A monument commemorating hundreds of Polish Jews who were burned alive during World War II has been vandalized with swastikas and green paint.
The desecrated memorial was discovered Thursday morning in Jedwabne, northwest Poland with the words: “I am not sorry for Jedwabne” and “they were flammable” spray painted on a nearby fence.
“SS”, the name of an elite Nazi force, now covers inscriptions in Polish and Hebrew on the memorial.
The monument marks the spot where over 300 Jews were gathered into a barn and set on fire by local Polish Catholics in July 1941.
For decades, Nazis were held responsible for the murders until exact details of the massacre were finally exposed in a 2000 book “Neighbors: The Destruction of the Jewish Community in Jedwabne, Poland,” by sociologist Jan Tomasz Gross.
The book sparked a Polish government investigation, which revealed that Poles were to blame for the killings. Poland’s then-president Aleksander Kwaśniewski apologized for his country’s sins; however, many in the country are in denial that their own people committed such an atrocious act.
Foreign Minister Radek Sikorski said on Thursday that there is no place in Polish society for extremists who commit such acts.
The desecrated monument marks the latest in a series of attacks targeting minorities.
Police are also investigating an incident in the nearby city of Bialystok where an Islamic cultural center was attacked. According to authorities, there have been several acts of vandalism in the area, including the defacing of 28 signs in Lithuanian and fascist graffiti on the walls of the 18th century synagogue in the village of Orla.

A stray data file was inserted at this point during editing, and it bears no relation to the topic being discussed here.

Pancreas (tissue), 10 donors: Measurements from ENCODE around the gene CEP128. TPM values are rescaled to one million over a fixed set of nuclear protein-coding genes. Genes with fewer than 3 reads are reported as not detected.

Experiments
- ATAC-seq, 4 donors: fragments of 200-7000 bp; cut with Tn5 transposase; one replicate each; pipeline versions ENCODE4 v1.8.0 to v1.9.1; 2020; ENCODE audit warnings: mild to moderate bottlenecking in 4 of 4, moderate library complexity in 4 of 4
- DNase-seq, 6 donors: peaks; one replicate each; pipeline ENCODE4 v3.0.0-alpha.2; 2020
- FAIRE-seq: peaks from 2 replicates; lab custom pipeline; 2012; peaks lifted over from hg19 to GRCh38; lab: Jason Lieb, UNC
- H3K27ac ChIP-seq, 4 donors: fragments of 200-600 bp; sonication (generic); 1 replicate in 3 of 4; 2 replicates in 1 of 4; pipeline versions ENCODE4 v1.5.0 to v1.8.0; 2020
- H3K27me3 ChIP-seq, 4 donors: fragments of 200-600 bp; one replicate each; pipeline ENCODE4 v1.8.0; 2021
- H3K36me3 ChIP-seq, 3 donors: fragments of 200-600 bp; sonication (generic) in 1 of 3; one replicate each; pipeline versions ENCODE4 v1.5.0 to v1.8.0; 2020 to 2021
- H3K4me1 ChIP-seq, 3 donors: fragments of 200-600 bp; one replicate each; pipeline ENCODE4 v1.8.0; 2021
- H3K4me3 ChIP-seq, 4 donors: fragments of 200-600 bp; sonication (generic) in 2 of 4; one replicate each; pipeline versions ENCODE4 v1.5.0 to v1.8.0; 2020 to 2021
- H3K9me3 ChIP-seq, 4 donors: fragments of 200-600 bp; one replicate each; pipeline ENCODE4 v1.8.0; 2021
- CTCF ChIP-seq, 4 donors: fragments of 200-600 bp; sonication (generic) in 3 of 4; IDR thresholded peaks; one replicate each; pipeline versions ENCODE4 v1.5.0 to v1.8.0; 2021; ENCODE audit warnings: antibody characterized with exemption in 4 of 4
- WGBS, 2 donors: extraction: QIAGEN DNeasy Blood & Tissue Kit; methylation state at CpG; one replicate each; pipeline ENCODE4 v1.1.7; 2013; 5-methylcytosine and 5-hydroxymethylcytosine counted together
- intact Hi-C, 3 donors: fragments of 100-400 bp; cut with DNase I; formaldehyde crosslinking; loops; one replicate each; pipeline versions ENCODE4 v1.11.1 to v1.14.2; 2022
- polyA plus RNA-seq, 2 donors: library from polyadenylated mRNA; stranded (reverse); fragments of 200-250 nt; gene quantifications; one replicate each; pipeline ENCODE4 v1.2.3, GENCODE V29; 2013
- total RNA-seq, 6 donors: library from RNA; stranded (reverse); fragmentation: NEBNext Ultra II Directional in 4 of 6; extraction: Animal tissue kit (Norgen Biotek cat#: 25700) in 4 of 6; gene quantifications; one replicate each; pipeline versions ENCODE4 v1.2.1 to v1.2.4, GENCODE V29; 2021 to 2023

The police have not yet commented on whether the crimes are related.
The monument was installed to celebrate the 60th anniversary of the Jedwabne pogrom, which are the attacks and killings of a particular group based on their ethnicity or religious beliefs.
Meanwhile, Polish officials were remembering the 72nd anniversary of the German attack on the country on Sept. 1, 1939, which marked the start of World War II.
Elan Steinberg, the vice-president of the American Gathering of Holocaust Survivors and their Descendants, said in a statement that they were “horrified” by the vandalism.
Steinberg called upon the Polish authorities to punish the culprits of “this violent act of hate” as soon as possible. He considers the memorial proof that Poland is dedicated to confronting its anti-Semitic past.
“Coming on the anniversary of the Second World War, the target of the vandals’ hatred was not only the Jewish community but the standing and reputation of modern-day Poland,” said Steinberg.